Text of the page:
The LA Times ran an editorial this morning regarding the “cross-over” or “decline-to-state” ballots in LA County that have not yet been tallied. One interesting thing was pointed out in the editorial:
Election officials are calling this a glitch, but the outcome was entirely foreseeable. In fact, it has happened before. In the March 2004 election, 44% of crossover ballots were unusable, and in June 2006, it was 42%. With numbers this high, the county registrar should have investigated this matter long before now.
Indeed, now that the complete magnitude of this problem is clear, and it is apparent that it just wasn’t just a glitch regarding the 2008 presidential primary in California, it’s time for the LA County primary election ballot for “decline-to-state” or “non-partisan” voters to be redesigned. Election officials will also need to revisit pollworker training, polling place procedures, and voter education programs to insure that problems like this don’t arise again in future California primary elections.
According to a story in the local papers (this was run in the Pasadena Star-News this morning), that’s what’s happening … They are working to redesign the ballot so that “decline-to-state” voters won’t have to ink that extra bubble to vote in a partisan primary:
For the 26 percent of non-partisan voters who did not fill in the party bubble, it’s impossible to know which side’s candidate they meant to choose, Logan said.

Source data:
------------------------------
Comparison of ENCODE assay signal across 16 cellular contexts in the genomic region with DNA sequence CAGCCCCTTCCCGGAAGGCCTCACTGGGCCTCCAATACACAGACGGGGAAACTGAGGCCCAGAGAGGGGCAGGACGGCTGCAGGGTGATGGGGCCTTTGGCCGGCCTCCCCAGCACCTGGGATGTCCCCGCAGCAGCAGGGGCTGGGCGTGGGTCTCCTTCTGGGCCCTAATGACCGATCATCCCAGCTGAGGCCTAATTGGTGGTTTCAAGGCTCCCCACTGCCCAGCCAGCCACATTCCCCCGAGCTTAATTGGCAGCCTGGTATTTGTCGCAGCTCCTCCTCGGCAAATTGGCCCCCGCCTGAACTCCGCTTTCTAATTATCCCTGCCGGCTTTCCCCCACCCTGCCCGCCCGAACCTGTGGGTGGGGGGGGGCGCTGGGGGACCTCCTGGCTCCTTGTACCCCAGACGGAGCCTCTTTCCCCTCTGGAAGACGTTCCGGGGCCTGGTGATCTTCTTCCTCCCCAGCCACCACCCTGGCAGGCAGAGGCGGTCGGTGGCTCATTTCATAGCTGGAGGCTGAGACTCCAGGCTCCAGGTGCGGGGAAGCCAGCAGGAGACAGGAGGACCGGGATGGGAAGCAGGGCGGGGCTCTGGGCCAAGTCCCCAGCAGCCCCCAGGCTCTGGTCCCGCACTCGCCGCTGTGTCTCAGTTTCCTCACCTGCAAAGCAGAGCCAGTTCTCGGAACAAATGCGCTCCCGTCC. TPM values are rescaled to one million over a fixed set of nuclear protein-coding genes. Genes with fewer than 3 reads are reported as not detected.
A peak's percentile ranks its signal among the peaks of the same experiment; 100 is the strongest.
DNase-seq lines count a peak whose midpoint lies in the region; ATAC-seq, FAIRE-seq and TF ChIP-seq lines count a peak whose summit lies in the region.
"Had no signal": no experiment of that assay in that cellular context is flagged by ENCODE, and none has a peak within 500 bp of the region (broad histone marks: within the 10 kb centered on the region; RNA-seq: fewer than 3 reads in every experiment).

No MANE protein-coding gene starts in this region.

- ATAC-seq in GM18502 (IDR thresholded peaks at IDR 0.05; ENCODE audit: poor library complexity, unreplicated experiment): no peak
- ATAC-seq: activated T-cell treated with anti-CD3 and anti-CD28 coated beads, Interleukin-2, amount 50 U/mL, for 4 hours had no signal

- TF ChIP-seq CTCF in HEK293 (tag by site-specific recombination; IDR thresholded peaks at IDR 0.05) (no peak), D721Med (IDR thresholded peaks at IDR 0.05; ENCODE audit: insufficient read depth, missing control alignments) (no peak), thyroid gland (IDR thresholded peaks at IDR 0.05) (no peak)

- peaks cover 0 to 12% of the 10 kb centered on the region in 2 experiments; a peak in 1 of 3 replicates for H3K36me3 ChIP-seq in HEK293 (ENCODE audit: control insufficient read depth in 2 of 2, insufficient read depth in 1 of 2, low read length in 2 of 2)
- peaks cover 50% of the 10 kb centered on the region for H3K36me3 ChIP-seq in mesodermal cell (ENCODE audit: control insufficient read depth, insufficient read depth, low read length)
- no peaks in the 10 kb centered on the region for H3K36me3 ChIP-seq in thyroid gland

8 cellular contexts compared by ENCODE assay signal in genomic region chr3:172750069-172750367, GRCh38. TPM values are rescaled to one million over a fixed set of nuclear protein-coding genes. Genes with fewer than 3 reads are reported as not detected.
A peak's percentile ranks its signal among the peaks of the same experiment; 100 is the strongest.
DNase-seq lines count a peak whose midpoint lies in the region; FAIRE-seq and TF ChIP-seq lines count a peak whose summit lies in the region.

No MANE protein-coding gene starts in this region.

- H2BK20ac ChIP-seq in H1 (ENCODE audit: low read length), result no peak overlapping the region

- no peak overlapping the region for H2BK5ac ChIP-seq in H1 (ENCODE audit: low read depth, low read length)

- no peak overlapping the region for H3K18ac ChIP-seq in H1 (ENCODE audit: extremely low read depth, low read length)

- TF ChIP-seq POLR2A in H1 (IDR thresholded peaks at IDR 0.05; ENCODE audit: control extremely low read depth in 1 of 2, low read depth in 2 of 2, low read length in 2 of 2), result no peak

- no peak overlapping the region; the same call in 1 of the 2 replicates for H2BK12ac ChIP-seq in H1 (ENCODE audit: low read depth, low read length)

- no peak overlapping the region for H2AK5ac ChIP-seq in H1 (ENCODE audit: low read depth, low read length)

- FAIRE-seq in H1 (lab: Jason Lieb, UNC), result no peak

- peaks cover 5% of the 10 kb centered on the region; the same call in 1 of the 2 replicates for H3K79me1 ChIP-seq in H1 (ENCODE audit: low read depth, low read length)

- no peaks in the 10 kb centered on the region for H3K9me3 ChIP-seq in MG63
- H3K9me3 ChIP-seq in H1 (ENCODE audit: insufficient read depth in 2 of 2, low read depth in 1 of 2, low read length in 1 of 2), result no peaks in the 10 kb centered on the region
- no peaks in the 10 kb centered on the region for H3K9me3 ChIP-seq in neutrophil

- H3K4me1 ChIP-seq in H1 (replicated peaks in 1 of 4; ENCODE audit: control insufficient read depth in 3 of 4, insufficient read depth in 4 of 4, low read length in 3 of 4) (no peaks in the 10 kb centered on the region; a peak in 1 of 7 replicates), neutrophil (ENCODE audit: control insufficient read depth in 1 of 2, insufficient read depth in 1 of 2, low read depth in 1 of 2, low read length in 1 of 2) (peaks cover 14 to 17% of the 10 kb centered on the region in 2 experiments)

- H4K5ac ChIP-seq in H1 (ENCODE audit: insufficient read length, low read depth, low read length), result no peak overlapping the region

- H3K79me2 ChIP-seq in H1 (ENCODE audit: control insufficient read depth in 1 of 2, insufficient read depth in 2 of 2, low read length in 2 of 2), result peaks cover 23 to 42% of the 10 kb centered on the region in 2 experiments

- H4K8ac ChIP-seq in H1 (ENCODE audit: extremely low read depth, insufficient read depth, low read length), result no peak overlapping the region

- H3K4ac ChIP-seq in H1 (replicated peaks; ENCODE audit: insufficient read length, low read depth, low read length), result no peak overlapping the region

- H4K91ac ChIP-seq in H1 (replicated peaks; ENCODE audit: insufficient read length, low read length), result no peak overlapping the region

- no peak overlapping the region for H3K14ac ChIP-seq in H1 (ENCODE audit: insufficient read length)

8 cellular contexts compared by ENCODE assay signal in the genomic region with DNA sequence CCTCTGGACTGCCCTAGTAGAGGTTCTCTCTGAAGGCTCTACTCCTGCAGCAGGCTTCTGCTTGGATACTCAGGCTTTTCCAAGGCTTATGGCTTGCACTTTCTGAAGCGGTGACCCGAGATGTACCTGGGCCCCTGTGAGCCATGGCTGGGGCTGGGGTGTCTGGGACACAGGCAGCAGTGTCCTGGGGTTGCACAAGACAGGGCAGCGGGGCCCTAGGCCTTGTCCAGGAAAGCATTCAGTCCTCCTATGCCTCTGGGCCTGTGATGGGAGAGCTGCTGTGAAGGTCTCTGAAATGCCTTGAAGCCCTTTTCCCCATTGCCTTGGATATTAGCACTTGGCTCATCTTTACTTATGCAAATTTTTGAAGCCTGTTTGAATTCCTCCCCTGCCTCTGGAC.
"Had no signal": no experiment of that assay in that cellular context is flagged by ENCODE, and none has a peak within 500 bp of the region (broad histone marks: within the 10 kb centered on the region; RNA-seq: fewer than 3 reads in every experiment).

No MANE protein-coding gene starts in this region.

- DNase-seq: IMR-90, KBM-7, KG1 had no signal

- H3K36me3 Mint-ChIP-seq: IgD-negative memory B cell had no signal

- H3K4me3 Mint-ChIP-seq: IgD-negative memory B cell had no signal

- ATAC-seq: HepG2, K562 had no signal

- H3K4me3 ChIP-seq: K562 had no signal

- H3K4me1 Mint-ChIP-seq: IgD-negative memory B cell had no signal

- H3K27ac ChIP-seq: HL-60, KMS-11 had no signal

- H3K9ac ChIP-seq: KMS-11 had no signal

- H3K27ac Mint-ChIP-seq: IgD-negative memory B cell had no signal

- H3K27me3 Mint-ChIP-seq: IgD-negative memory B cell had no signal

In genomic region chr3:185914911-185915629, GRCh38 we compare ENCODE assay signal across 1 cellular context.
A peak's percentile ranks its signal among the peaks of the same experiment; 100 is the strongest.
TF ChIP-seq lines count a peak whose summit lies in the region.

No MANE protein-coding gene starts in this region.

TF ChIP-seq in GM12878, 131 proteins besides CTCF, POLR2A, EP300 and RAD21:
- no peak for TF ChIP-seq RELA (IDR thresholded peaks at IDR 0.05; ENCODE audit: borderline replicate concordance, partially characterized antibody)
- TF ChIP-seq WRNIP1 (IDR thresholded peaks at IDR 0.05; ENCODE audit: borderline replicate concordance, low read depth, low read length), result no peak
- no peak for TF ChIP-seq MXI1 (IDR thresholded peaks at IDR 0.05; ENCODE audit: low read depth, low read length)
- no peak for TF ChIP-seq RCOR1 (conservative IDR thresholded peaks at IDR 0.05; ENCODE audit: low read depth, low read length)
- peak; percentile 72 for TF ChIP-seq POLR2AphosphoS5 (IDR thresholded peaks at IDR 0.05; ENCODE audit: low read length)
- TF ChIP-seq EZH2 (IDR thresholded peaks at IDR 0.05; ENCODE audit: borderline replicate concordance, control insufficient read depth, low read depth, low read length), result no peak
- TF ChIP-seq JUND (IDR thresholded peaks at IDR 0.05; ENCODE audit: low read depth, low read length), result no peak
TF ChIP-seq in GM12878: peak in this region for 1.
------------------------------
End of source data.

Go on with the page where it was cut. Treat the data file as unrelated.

He said his office will redesign the ballot to eliminate the need for non-partisan voters to fill in a bubble specifying which party they were voting for.
Logan described this so-called “double bubble” as a “confusing layout of the ballot. He inherited the system when he came on board in January, and the double bubble had been used without controversy in three previous elections.
Also according to this same story, the LA County Board of Supervisors has asked Acting Registrar Dean Logan to see if there is a way to include the estimated 49,500 uncounted ballots from “decline-to-state” voters (or some fraction of them) in the final presidential primary voting tally. We’ll have to wait and see if that is feasible.